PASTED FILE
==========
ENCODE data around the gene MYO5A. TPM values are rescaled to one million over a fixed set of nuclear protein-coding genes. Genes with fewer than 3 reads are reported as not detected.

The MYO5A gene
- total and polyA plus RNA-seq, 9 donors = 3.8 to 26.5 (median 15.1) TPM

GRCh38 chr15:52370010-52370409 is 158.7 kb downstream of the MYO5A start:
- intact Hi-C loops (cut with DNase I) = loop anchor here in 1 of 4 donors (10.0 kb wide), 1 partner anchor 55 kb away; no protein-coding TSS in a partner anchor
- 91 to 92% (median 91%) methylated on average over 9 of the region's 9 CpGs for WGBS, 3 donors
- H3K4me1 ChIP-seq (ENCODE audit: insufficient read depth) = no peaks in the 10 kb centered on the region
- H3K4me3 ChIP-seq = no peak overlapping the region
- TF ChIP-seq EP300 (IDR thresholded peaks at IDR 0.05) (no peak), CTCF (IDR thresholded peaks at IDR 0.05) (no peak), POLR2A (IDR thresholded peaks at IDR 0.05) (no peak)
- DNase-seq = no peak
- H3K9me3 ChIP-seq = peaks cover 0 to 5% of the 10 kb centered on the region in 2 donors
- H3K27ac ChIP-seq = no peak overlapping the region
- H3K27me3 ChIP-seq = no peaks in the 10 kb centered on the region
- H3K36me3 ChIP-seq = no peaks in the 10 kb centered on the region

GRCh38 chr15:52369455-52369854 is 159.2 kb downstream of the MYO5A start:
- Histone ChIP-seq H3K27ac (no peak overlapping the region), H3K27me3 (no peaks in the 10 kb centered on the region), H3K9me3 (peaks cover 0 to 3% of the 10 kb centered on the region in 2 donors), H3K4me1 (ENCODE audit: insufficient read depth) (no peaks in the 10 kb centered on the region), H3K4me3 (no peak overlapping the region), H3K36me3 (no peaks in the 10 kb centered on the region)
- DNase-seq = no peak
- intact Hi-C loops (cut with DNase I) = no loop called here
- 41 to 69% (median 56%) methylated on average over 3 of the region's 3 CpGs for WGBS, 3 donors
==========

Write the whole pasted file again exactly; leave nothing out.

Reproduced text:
ENCODE data around the gene MYO5A. TPM values are rescaled to one million over a fixed set of nuclear protein-coding genes. Genes with fewer than 3 reads are reported as not detected.

The MYO5A gene
- total and polyA plus RNA-seq, 9 donors = 3.8 to 26.5 (median 15.1) TPM

GRCh38 chr15:52370010-52370409 is 158.7 kb downstream of the MYO5A start:
- intact Hi-C loops (cut with DNase I) = loop anchor here in 1 of 4 donors (10.0 kb wide), 1 partner anchor 55 kb away; no protein-coding TSS in a partner anchor
- 91 to 92% (median 91%) methylated on average over 9 of the region's 9 CpGs for WGBS, 3 donors
- H3K4me1 ChIP-seq (ENCODE audit: insufficient read depth) = no peaks in the 10 kb centered on the region
- H3K4me3 ChIP-seq = no peak overlapping the region
- TF ChIP-seq EP300 (IDR thresholded peaks at IDR 0.05) (no peak), CTCF (IDR thresholded peaks at IDR 0.05) (no peak), POLR2A (IDR thresholded peaks at IDR 0.05) (no peak)
- DNase-seq = no peak
- H3K9me3 ChIP-seq = peaks cover 0 to 5% of the 10 kb centered on the region in 2 donors
- H3K27ac ChIP-seq = no peak overlapping the region
- H3K27me3 ChIP-seq = no peaks in the 10 kb centered on the region
- H3K36me3 ChIP-seq = no peaks in the 10 kb centered on the region

GRCh38 chr15:52369455-52369854 is 159.2 kb downstream of the MYO5A start:
- Histone ChIP-seq H3K27ac (no peak overlapping the region), H3K27me3 (no peaks in the 10 kb centered on the region), H3K9me3 (peaks cover 0 to 3% of the 10 kb centered on the region in 2 donors), H3K4me1 (ENCODE audit: insufficient read depth) (no peaks in the 10 kb centered on the region), H3K4me3 (no peak overlapping the region), H3K36me3 (no peaks in the 10 kb centered on the region)
- DNase-seq = no peak
- intact Hi-C loops (cut with DNase I) = no loop called here
- 41 to 69% (median 56%) methylated on average over 3 of the region's 3 CpGs for WGBS, 3 donors